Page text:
How To Write A Recipe (A Winning Recipe)

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How to write a recipe like a professional is an article to help Contributors of Archana’s Kitchen or even aspiring cooks and writers to begin writing a winning recipe. Recipe writing did not come naturally to me and every time I write I want to make it better for the reader. It took me many years to get where I am. Remember writing a winning recipe is about constant reviewing, practice and adherence to a few rules. A poorly written recipe or an article can result in wasted time, money and effort. It's something we take very seriously at Archana’s Kitchen and that is why I test all the recipes that I a multiple times. 

When you write a recipe or an article, it is important to question whether a person has budget restraints, time restraints or access to specialist ingredients, and whether terminology used in the method is universal. Considering these factors will deliver a clearer, practical recipe that people are more likely to cook. Also, you may love chilli and put loads into your cooking, but recipes should written with others in mind!

Try to use local and seasonal ingredients to a recipe and mention alternatives that can be used for another region if you are aware.

Lets begin. There are Many Parts to a Recipe


The Title constitutes the most important part of every recipe. It talks about the food, the region and even sometimes a tradition.  If your title has a very regional and traditional name, it is important that you have tag line in English so every one in the world reading it can understand what your food is about.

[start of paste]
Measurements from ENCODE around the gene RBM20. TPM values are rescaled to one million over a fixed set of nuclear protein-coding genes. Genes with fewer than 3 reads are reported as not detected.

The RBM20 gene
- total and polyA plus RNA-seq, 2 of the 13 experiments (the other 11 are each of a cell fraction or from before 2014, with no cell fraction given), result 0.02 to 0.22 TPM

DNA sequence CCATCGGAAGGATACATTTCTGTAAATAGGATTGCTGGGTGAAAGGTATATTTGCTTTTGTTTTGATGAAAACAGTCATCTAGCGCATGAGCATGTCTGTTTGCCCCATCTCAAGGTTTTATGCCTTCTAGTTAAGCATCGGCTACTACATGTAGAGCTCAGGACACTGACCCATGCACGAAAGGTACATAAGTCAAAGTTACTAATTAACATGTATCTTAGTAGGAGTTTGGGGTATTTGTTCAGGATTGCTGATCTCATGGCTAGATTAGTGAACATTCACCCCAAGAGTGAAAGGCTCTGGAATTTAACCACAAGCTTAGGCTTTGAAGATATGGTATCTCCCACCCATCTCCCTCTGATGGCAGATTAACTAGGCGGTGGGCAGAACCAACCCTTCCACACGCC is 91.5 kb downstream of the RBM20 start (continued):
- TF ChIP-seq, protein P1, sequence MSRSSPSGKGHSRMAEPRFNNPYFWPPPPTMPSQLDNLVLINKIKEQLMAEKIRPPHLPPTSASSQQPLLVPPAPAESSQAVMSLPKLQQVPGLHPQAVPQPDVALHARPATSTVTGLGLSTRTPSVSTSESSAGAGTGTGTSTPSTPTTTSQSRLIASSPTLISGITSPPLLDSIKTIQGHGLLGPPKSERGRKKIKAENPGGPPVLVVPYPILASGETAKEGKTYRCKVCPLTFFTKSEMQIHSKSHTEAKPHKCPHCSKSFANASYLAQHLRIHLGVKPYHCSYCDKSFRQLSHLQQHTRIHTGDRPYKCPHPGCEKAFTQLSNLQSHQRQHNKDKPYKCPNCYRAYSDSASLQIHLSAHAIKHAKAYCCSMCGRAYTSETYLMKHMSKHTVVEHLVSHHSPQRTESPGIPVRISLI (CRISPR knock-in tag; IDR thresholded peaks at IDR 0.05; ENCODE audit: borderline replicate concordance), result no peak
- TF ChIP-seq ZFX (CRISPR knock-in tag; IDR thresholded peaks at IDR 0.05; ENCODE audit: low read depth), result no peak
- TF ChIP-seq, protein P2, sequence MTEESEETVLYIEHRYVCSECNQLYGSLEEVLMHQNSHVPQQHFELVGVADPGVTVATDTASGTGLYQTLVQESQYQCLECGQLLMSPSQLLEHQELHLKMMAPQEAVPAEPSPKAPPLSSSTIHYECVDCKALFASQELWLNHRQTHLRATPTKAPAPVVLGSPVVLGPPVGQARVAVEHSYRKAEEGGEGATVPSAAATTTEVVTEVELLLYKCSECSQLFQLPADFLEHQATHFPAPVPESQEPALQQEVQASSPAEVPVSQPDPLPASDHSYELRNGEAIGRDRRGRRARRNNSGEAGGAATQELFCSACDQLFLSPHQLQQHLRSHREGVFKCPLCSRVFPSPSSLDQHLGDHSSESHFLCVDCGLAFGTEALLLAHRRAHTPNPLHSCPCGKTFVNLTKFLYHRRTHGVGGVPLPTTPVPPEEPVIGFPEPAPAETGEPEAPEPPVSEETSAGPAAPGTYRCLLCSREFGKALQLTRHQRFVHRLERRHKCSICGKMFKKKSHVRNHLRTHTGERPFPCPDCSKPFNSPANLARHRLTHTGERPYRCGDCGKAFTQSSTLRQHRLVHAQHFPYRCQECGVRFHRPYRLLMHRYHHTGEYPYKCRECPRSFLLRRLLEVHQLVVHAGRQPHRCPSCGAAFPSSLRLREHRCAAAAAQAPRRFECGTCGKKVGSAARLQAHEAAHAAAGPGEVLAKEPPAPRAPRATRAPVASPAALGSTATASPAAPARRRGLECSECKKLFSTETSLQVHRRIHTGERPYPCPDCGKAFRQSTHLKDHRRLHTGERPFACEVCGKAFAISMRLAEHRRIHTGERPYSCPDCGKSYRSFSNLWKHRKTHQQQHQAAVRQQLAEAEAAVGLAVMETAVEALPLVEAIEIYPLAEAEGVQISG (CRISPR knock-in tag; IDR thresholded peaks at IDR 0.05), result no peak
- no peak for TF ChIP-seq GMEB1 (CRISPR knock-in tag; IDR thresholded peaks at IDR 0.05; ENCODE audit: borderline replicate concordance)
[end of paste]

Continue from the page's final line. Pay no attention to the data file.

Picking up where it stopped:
The above data is mostly for Indian food as there are so many regional foods, that have very traditional Indian names. If your country has a regional food name, like in Thai or Chinese or Russian and the like, then it’s a good practice to give a English tag line


Dal Palak Recipe (Spinach and Lentil Curry/ Soup)

Kadai Vegetable Sabzi (Spicy Indian Wok Fried Vegetables )

Goreng Pisang  (Thai Fried Bananas)


Description is so very important. Over the years, after multiple experimentations I have learnt that when people have clicked on a Title to come into a recipe, then the first things they read is what is the recipe about. So You need to ask yourself the list of questions for each description of the recipe

  1. First Section:
    • What is the recipe about? - Talk about the recipe and what ingredients it is made with using what cooking method.
    • Is it easy? If so how long does it take to cook?
    • Will be great for parties?
    • Can it be packed for a lunch box?
    • Any nutrition benefits that you can highlight?
    • Any cooking techniques you want o highlight?
    • Most important – You have to end it with - How to serve and when to serve and what to serve it along with.
  1. Second section can be short:
    • Do I have to give any credits to a book, family member, friend author?
    • Do you want to mention any shortcomings or alternative methods of cooking or ingredients?


  • Most of the time people want a speedy and simple dish, so its good to keep a short list of ingredients without overcomplicate the list.
  • If your recipe has too many ingredients, then split it into sections and try not to use ingredients if they are unnecessary.

Rules for listing ingredients: The following rules are created, because human mind is trained to read complete words. People find it hard to process short forms when they are reading, trying to understand the recipe and trying to cook at the same time. So please, be very complete in your language and communication of ingredients. List your ingredients in the order they appear in the method

Good Example of Listing the Ingredients

Order of Listing an Ingredient: "Quantity"  "Measure"  "Ingredient",  "Process" (if any)

  • 1 teaspoon mustard seeds
  • 1 tablespoon honey
  • ½ cup cabbage, finely chopped
  • 1 onion, finely chopped
  • an inch piece of ginger, grated
  • 1 cloves of garlic, grated
  • 2 green chillies, slit lengthwise